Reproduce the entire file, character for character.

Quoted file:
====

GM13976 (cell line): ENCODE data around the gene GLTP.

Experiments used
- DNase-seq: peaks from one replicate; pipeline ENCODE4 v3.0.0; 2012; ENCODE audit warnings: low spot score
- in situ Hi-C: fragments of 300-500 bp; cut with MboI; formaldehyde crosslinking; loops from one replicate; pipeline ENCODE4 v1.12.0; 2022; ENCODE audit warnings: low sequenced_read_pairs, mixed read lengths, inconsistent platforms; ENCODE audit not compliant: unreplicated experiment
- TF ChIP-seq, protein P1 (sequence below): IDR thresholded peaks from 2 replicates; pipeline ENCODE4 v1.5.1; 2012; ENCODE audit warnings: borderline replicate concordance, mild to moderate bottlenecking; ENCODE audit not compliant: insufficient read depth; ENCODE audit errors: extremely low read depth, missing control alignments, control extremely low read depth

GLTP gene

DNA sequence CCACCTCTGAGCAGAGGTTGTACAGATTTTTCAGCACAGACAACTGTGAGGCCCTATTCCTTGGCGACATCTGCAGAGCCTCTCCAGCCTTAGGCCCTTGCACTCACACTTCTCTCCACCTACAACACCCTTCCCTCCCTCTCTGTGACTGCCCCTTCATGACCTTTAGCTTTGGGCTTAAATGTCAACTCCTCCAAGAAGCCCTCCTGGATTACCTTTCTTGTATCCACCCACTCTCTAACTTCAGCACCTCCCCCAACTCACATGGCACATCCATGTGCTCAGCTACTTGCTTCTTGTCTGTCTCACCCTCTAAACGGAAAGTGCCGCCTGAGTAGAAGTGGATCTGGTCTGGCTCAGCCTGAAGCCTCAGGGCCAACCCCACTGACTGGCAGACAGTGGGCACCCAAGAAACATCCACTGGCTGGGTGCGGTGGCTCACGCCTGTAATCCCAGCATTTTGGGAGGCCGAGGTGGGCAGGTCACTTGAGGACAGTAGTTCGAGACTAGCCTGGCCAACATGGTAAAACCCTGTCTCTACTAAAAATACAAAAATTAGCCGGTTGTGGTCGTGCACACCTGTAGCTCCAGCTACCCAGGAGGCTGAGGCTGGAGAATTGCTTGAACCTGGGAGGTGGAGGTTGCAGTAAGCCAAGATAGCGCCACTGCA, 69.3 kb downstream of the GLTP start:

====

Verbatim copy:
GM13976 (cell line): ENCODE data around the gene GLTP.

Experiments used
- DNase-seq: peaks from one replicate; pipeline ENCODE4 v3.0.0; 2012; ENCODE audit warnings: low spot score
- in situ Hi-C: fragments of 300-500 bp; cut with MboI; formaldehyde crosslinking; loops from one replicate; pipeline ENCODE4 v1.12.0; 2022; ENCODE audit warnings: low sequenced_read_pairs, mixed read lengths, inconsistent platforms; ENCODE audit not compliant: unreplicated experiment
- TF ChIP-seq, protein P1 (sequence below): IDR thresholded peaks from 2 replicates; pipeline ENCODE4 v1.5.1; 2012; ENCODE audit warnings: borderline replicate concordance, mild to moderate bottlenecking; ENCODE audit not compliant: insufficient read depth; ENCODE audit errors: extremely low read depth, missing control alignments, control extremely low read depth

GLTP gene

DNA sequence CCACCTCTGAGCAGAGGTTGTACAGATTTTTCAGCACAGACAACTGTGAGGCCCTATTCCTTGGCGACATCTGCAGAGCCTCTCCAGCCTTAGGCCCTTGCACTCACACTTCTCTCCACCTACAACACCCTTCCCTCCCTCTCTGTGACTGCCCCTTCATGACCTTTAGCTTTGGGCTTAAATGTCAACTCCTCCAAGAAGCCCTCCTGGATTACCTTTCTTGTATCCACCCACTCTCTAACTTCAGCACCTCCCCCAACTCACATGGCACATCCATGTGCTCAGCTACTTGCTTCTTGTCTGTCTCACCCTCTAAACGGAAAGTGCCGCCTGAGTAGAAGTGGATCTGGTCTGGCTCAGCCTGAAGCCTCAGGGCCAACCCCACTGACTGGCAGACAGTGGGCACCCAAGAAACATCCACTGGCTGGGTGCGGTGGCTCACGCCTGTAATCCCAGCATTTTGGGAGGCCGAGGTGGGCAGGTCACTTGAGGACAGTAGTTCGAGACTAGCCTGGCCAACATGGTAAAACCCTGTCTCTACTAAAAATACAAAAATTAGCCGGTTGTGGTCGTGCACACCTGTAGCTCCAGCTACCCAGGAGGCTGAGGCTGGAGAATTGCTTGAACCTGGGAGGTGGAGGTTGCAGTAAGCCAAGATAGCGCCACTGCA, 69.3 kb downstream of the GLTP start: